So, in everything you do or say you are making assessments of the status of the most proximal center: here’s what it needs to keep it strong, it can’t be strengthened or protected and so a radical shift in attention is necessary, etc. If you then represent to yourself what you have said or done (no one can be completely present to himself in any speech or action, so explicit self-questioning—why did I do that? is necessary here), you will reveal another, more distal center. That center was always there—you were attending fromit tothe more proximal center (I am using Michael Polanyi’s terms here) and you cannot notice the ground on which you stand when noticing something else. So, now this new center comes into view. The introduction of metalanguage, incidentally, serves the purpose of shutting down the inquiry at the emergence of a particular center—that center then provides the terms on which you assess your actions on the more proximal scenes. So, if you regret walking away from the conversation because that was “rude,” you have installed a metalanguage of etiquette, derived from a more distal center (the norms of a particular community, to be applied in certain social settings) that sets the limits for your actions in relation to the more proximal center. (Of course, “rudeness” always needs to be interpreted, and, exceptions being the plague of any metalanguage, you can always save the metalanguage by invoking a “decision” here as well. If this anomaly troubles you, you either shut it down and carry out what you judge to be the most widely accepted course of action, or you open it up, which returns us to the continuing inquiry.)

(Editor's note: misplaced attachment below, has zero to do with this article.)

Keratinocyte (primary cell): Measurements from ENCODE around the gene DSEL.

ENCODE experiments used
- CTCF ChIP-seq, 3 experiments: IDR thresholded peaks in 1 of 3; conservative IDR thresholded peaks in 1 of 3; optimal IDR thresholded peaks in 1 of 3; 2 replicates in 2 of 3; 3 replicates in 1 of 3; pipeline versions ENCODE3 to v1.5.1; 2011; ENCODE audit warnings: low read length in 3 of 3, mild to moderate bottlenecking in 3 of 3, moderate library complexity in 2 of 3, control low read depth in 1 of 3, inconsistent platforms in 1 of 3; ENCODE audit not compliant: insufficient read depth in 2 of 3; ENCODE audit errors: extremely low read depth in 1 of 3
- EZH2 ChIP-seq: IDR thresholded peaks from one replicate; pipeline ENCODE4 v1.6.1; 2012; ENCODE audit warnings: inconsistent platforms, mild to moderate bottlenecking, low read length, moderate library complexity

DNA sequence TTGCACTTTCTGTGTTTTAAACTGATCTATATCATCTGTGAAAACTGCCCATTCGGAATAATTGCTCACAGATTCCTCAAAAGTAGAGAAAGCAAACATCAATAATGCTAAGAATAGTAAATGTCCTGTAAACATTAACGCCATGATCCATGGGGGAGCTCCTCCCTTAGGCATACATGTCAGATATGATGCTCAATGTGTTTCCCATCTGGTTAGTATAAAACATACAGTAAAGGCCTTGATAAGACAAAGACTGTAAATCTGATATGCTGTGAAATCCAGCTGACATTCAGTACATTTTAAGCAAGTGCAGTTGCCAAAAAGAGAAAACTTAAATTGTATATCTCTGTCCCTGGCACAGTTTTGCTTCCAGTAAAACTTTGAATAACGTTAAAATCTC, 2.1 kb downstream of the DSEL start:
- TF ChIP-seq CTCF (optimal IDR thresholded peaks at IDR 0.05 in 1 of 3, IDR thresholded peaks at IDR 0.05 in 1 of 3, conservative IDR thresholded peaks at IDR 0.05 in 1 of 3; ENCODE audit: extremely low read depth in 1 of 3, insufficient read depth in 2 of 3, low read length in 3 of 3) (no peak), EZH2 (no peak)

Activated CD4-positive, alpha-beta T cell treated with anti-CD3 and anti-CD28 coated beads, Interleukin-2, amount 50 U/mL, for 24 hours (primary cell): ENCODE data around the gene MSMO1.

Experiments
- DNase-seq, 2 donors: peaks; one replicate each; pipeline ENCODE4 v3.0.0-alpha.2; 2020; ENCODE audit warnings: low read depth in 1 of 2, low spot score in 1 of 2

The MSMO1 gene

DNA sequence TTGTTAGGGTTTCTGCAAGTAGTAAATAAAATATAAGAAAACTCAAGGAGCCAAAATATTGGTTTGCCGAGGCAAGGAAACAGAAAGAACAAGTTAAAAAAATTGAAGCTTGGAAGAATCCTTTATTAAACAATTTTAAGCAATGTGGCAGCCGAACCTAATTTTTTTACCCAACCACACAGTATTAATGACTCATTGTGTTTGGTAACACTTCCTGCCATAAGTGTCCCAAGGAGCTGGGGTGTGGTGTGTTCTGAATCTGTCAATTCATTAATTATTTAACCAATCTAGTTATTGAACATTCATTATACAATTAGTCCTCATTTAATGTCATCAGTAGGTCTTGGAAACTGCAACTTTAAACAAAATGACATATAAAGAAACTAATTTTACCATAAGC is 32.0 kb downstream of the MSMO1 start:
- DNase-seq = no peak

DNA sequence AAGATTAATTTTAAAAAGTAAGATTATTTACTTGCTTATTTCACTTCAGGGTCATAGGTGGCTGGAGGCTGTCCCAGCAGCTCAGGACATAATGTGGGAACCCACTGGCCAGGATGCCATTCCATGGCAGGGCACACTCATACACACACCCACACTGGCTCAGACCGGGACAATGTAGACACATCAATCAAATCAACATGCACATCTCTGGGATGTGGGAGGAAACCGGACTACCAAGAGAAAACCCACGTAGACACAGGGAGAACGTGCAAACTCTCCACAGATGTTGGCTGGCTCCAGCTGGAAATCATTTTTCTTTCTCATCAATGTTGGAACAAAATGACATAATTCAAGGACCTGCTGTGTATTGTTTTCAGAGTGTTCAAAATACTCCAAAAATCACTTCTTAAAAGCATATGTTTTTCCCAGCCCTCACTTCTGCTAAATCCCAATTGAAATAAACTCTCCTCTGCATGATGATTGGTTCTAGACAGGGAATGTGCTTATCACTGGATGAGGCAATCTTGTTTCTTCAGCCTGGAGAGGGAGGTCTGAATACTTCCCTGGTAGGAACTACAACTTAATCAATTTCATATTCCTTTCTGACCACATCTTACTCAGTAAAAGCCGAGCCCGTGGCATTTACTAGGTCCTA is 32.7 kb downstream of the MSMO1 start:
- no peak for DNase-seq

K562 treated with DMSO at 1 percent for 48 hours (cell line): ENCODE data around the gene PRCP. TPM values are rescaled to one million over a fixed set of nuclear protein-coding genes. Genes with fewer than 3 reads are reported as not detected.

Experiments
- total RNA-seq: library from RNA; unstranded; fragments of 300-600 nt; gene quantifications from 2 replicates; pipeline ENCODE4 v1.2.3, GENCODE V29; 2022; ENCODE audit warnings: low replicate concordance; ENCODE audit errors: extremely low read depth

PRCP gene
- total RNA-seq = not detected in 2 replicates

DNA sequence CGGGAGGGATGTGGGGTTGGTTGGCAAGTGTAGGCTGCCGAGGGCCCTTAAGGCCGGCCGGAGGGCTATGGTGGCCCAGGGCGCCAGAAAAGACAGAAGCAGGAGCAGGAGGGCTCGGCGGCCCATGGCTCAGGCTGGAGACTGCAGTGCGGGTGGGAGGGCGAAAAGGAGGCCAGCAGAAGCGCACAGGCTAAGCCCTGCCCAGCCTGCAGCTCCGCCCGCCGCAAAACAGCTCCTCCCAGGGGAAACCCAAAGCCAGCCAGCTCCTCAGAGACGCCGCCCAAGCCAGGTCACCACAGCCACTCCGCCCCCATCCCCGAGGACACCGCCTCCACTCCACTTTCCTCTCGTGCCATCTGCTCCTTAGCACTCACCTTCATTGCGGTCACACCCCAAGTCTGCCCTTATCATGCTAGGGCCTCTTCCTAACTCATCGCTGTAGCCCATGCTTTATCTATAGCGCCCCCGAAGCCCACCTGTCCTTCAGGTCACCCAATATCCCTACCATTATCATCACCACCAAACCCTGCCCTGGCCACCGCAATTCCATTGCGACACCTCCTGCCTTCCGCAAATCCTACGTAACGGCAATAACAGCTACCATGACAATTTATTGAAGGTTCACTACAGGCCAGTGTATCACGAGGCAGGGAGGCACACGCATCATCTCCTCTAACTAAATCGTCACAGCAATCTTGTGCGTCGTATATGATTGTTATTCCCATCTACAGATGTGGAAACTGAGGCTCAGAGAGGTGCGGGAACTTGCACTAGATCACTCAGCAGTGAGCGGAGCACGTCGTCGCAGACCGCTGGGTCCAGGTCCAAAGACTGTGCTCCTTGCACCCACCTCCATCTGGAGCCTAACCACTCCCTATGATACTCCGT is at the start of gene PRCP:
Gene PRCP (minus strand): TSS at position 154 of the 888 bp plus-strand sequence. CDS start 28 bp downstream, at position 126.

If your attentions on the more proximal scene reveal a crisis at the center of the more distal one, the process of inquiry continues. You realize that not only was this specific conversation essentially dead, but so are lots of others that, until recently, you were taking pretty seriously. I think that my efforts to shed light on neutralizing metalanguages and the “patron theory of politics” converge here, because the crisis of the center will always, I think, prove to be a crisis of the metalanguage imposed by defenders of that center, and the crisis is caused by the exploitation of the legitimacy of that metalanguage by specific interests. These may very well be interests sincerely devoted to the metalanguage: no doubt those who use the concepts of a putatively neutral social science to advance the cause of “social justice” consider themselves the truest sociologists, anthropologists, economists, and so on. You can try to make the center hold by defending the metalanguage but, like insufficient doses of antibiotics, that just makes the “infection” (its partisan “misuse”) subtler and more tenacious. The metalanguage is the anomaly, and therefore the crisis, not its distortions.

“Norms” are really imperatives, and that is what the center issues. “Don’t be rude” conflicts with “dump these BSers.” There’s no universally applicable imperative telling you how to choose which one to obey, but if you refrain from rudeness does the imperative to dump the BSers fade away or become more insistent? If you dump the BSers, are you haunted by echoes of the imperative to be polite? The answer to these questions won’t prove anything yet, but we can pursue the matter further. If the obeyed imperative squashes its competitor, there’s nothing more to think about. Maybe there’s nothing more to think about, and the decision was the right one; maybe you’ve decided to stop thinking, in which case the subdued imperative will act up again eventually. (Perhaps a psychopath is someone who never hears competing imperatives.) If the two continue to co-exist post-decision, then can one imperative, or its successor in a new situation, be incorporated within the other? Maybe you can obey the imperative to be polite while finding subtle ways to interfere with the BS; maybe you can obey the imperative to dump the BSers while obeying the imperative that precedes that to be polite: the imperative to establish and follow rules of sociability. You provoke, or you walk away, and you take advantage of the paralysis or outrage thereby induced to clear the air and reset the norms.